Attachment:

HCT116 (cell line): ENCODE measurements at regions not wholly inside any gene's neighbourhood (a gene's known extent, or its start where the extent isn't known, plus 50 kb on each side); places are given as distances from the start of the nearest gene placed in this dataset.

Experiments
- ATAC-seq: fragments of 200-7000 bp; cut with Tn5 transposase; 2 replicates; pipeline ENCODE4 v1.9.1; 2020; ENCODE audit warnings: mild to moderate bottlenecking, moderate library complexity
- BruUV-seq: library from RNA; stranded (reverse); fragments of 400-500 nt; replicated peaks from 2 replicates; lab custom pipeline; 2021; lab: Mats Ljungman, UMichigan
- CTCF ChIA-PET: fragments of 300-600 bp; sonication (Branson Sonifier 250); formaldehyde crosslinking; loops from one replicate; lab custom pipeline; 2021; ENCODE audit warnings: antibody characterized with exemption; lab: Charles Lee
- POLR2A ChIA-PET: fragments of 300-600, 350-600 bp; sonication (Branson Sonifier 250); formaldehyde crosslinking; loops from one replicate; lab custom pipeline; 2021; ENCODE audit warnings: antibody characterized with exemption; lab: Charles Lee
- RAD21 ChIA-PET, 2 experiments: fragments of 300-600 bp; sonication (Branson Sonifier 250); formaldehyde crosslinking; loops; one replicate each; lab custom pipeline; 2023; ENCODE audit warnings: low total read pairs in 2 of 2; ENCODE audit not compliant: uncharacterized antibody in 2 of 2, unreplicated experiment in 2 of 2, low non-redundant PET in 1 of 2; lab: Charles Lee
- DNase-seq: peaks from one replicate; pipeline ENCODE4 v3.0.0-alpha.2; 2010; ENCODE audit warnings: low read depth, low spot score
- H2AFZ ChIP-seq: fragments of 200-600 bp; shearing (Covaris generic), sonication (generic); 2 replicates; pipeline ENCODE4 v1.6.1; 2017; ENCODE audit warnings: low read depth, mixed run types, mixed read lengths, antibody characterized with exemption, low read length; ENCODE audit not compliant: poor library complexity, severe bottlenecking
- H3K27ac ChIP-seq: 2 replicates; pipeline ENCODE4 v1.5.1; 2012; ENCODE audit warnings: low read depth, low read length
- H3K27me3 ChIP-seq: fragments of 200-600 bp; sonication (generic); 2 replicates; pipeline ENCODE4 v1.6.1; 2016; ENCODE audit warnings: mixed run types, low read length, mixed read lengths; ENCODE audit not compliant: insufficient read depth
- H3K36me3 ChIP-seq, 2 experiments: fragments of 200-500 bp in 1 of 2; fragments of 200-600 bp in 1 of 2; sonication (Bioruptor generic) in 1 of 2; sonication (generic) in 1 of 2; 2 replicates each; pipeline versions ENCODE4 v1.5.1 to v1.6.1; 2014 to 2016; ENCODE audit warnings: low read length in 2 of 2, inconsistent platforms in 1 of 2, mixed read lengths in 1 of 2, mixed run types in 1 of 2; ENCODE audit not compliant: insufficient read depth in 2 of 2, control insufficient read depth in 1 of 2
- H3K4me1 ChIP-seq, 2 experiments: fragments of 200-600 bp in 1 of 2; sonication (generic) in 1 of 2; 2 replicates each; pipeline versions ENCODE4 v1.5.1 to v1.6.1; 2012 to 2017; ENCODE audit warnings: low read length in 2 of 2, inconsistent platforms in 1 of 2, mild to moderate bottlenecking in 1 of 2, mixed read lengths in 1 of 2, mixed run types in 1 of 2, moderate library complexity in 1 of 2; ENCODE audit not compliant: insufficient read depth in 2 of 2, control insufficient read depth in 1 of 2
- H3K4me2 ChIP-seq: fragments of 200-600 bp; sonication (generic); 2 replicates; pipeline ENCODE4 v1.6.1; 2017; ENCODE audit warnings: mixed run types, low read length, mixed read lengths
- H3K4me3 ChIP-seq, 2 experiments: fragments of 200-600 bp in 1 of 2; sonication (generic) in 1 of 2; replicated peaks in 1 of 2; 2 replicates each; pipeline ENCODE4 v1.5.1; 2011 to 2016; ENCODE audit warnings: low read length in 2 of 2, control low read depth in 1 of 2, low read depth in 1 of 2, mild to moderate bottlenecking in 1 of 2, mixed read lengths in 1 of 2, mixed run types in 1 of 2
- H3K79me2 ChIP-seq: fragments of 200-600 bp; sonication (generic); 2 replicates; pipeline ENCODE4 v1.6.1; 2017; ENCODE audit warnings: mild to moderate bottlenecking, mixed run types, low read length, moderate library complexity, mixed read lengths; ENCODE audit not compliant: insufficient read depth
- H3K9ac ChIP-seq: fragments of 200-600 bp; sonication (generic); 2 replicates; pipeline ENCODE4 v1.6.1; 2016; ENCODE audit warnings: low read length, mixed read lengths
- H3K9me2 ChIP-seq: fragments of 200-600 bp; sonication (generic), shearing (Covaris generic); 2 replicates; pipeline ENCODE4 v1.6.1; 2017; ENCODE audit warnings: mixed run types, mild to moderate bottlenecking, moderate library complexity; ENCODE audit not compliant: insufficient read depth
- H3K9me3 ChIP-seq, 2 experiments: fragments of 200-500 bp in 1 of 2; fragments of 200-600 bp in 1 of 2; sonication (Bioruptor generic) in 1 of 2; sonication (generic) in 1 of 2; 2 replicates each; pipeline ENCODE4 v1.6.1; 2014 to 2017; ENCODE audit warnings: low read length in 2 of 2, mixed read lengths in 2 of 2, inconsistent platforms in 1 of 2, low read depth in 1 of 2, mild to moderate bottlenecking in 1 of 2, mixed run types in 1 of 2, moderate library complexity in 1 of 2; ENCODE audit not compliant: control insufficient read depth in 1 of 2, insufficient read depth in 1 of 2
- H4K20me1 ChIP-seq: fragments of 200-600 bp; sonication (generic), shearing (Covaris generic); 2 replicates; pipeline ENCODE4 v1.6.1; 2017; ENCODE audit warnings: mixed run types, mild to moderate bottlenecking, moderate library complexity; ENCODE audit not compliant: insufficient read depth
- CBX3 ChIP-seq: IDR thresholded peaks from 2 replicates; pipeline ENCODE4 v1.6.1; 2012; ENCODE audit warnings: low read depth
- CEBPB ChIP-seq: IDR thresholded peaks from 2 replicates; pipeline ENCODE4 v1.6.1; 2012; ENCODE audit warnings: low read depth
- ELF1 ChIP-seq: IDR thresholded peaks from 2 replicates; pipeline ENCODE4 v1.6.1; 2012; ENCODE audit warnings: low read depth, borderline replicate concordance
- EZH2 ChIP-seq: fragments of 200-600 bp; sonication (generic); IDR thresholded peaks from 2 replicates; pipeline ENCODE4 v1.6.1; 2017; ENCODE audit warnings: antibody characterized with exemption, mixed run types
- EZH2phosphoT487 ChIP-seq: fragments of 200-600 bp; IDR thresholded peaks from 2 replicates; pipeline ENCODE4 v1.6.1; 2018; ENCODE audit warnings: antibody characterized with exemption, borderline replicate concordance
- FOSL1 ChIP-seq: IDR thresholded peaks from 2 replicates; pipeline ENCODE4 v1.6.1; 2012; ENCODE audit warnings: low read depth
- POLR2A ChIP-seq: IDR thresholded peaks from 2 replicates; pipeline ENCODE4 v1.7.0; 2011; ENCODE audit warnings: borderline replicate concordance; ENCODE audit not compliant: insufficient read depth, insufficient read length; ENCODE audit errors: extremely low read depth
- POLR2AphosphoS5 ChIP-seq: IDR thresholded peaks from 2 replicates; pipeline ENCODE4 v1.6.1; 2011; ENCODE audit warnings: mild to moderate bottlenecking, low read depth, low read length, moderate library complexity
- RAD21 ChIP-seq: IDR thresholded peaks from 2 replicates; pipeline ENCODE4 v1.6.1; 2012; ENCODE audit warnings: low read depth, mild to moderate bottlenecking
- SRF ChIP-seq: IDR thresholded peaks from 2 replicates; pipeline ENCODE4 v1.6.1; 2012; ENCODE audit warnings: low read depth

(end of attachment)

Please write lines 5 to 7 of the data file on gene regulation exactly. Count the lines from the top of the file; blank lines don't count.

- CTCF ChIA-PET: fragments of 300-600 bp; sonication (Branson Sonifier 250); formaldehyde crosslinking; loops from one replicate; lab custom pipeline; 2021; ENCODE audit warnings: antibody characterized with exemption; lab: Charles Lee
- POLR2A ChIA-PET: fragments of 300-600, 350-600 bp; sonication (Branson Sonifier 250); formaldehyde crosslinking; loops from one replicate; lab custom pipeline; 2021; ENCODE audit warnings: antibody characterized with exemption; lab: Charles Lee
- RAD21 ChIA-PET, 2 experiments: fragments of 300-600 bp; sonication (Branson Sonifier 250); formaldehyde crosslinking; loops; one replicate each; lab custom pipeline; 2023; ENCODE audit warnings: low total read pairs in 2 of 2; ENCODE audit not compliant: uncharacterized antibody in 2 of 2, unreplicated experiment in 2 of 2, low non-redundant PET in 1 of 2; lab: Charles Lee